Having a supportive person to talk to when you’re feeling depressed can really help ease the symptoms a little. There are no magic words that will make someone feel better and it can be tough to know what to say to someone that is suffering. In my opinion, avoiding the subject is the worst tactic. It breeds guilt within the sufferer and makes them feel like an outsider, which can end up pushing them further away.
When I feel helpless and upset it’s important that I feel comforted, even when I can’t explain exactly what the problem is. If you know someone who deals with depression take the time to ask them if they are OK and tell them that you’re there for them. Even these few simple words can make them feel less alone.
Here are some helpful things to say to someone who is struggling. This is by no means a complete list of what to say – it’s just a few things that have worked for me.
1. “Do you want some space?”
Although it’s important to show support by being present in someone’s life and ensure they are not isolating themselves, often some time alone can be helpful to digest how they’re feeling or just recharge their batteries. Offering to give someone space if they really need it can be a good idea.
2. “I’m here for you”
Just knowing someone is there when we need them can be a great comfort. Many people with mental health problems are reluctant to ask for help, as they don’t want to bother people with their issues. Expressing to a loved one that you are there whenever they are ready to talk is a good start to opening up lines of communication.
3. “I love you”
Feeling alone, upset and helpless can be terrifying. You don’t always need to have the answer to their problems as there is rarely a perfect solution. Just saying, “I love you” lets them know they have your support no matter what they’re going through.
4. “Take as long as you need”
For someone in a deep depression or even just an extremely low mood, seemingly easy tasks can feel overwhelming. Everyday things, such as taking a shower or cooking might seem too much to deal with, especially early in the day. Many people with depression feel their mood lifts towards the end of the day, so allowing them extra time to do these tasks is a good plan.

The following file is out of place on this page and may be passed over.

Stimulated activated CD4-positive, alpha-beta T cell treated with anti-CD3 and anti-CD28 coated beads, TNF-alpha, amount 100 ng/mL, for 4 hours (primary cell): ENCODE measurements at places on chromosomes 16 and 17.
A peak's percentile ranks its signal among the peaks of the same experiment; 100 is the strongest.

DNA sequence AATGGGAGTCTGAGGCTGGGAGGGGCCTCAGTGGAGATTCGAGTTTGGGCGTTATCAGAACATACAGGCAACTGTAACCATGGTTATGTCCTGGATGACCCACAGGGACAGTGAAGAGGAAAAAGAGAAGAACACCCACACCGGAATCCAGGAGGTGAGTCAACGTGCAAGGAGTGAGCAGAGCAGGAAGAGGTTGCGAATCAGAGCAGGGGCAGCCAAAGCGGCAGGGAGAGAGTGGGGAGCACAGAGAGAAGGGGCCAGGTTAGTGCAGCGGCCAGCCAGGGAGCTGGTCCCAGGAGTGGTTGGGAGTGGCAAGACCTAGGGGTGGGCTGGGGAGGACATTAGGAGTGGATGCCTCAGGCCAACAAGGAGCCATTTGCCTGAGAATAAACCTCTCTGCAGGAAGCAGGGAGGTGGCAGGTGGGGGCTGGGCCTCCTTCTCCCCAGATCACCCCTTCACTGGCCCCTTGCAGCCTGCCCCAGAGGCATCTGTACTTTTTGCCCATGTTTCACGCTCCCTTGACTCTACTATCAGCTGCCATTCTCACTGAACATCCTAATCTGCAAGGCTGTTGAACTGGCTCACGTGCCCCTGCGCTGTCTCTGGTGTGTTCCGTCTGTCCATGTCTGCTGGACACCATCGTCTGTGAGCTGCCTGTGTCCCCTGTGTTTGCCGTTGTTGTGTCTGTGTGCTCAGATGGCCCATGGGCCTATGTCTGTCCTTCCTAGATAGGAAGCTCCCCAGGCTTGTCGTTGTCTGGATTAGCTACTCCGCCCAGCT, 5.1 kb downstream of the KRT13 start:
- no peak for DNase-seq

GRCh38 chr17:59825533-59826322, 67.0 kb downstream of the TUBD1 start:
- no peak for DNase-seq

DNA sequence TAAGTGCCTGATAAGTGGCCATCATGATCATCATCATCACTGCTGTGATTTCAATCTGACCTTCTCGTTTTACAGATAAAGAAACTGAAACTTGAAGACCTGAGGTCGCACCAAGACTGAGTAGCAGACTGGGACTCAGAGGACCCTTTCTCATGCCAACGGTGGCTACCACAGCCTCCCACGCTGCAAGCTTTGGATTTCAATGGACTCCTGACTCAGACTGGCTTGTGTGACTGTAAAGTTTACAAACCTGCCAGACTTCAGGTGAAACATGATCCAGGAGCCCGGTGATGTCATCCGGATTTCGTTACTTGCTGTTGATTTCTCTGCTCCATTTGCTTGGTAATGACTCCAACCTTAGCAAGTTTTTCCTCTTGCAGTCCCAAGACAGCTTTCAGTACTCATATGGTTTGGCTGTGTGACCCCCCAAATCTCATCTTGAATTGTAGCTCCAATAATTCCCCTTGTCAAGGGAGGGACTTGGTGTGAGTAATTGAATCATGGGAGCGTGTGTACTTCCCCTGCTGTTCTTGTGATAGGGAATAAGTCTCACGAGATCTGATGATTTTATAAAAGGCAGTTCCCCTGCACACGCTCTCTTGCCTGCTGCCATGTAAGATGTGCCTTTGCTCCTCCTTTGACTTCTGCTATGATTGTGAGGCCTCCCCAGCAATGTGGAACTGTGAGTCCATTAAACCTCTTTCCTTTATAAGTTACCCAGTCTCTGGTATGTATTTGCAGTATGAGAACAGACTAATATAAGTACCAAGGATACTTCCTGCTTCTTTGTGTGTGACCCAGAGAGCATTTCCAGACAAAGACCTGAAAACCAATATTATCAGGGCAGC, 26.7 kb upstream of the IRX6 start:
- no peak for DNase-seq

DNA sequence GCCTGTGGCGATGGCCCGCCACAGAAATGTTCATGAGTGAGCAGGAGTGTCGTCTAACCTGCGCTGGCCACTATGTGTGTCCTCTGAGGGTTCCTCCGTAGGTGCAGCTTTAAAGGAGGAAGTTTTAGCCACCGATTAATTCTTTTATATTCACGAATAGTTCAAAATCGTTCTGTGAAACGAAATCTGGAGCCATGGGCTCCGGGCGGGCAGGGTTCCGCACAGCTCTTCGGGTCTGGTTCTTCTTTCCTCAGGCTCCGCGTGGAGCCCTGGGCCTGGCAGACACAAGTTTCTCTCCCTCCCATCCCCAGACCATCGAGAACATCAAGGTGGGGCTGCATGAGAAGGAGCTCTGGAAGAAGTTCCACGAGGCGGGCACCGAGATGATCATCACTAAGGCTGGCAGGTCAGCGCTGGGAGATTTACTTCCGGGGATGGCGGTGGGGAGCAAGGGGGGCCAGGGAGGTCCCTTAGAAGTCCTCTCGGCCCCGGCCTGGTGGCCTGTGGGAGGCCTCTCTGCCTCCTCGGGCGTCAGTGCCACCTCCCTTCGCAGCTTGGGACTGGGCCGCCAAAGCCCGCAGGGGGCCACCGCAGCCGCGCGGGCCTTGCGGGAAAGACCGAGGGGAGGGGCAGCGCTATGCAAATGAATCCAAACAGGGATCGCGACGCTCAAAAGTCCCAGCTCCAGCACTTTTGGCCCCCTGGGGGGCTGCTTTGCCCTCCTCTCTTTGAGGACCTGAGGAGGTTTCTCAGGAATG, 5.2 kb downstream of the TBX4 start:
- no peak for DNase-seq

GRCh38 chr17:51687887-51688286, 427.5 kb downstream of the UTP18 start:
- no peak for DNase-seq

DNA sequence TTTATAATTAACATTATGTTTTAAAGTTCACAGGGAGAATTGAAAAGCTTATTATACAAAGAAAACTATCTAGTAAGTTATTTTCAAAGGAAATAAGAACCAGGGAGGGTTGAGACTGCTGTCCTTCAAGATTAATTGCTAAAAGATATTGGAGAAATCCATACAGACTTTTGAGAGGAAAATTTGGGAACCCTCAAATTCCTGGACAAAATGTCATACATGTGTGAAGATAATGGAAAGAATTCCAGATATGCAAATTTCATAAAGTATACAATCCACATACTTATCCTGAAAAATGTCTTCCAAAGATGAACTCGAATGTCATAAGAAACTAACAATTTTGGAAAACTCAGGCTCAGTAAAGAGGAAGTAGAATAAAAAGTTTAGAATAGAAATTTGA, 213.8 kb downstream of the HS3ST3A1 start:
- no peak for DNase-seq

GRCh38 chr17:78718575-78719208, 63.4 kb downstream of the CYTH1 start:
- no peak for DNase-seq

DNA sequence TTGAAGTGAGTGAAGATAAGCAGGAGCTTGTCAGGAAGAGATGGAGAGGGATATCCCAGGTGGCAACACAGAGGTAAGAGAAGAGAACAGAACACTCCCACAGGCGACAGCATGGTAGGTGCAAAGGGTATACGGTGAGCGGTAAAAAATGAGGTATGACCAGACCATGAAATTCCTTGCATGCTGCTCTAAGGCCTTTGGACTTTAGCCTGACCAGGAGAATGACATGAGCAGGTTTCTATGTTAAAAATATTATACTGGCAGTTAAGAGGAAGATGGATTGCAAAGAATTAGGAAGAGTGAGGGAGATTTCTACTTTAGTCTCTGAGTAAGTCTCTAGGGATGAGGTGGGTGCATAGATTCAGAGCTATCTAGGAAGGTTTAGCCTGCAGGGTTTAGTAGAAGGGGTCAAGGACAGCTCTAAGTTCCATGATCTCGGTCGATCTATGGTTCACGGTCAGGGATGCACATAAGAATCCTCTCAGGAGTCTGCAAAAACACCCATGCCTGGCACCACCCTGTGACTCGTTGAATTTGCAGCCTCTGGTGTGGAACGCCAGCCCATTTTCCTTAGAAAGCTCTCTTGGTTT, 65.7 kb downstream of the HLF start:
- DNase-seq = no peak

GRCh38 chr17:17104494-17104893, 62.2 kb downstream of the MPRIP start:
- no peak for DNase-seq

5. “You don’t need to do anything that makes you uncomfortable”
Feeling pressured into something, such as social situations when you’re feeling depressed can be incredibly upsetting. You may feel obliged to appear cheerful, which can be very difficult. Knowing these events can be avoided for the time being can help a person feel relaxed and allow them the time to focus on their own health.
6. “Everything is going to be OK”
It sounds simple, but just telling someone that everything is going to be OK can soothe their mood. When people get upset or frustrated, they often jump to the ‘worst case scenario’. Gently calming them down and reminding them what small steps can be taken to improve the situation can help.
7. “I don’t think you’re crazy”
There is still so much stigma around mental health that sufferers often feel marginalised for having a problem. Feeling alone and different from everyone else will only exacerbate the problem, so remind your loved one that although their illness is real, it’s treatable and doesn’t make them any less of a person.
8. “You’re a good person”
Guilt is a common feeling with depression and can be a trigger, as well as a symptom. Often people feel like they are a bad person because they were too sick to go to work or attend a social occasion; but this is not the case. You wouldn’t judge someone for missing an event due to physical illness, so why would you think someone was a bad person for being mentally unwell?
9. “It’s not your fault”
It’s common for mental health issues to seem easy to fix on the surface, but as we know it’s often a complex issue that can take years to resolve. Reminding the person that they can’t just ‘snap out of it’ is key; it’s not easy to fix and it’s not their fault.
10. “You’re not a burden”
People with depression often have to rely on friends and family for lots of things; such as cooking, cleaning and shopping. Be clear that you are happy to help whenever you can (being sure not to put your own health at risk). Making sure they feel comfortable asking for and receiving help can ease the pressure of daily life considerably.
Fiona Thomas is a UK blogger who suffers from depression and generalised anxiety disorder. She is a keen advocate of mental health and uses her blog to explore these issues, help others feel less alone and break down the stigma around the subject. She talks about how her passion for writing – along with other techniques – help her to live with depression and minimise the symptoms of anxiety and depression.
For more tips and insight into living with mental health visit www.fionalikestoblog.com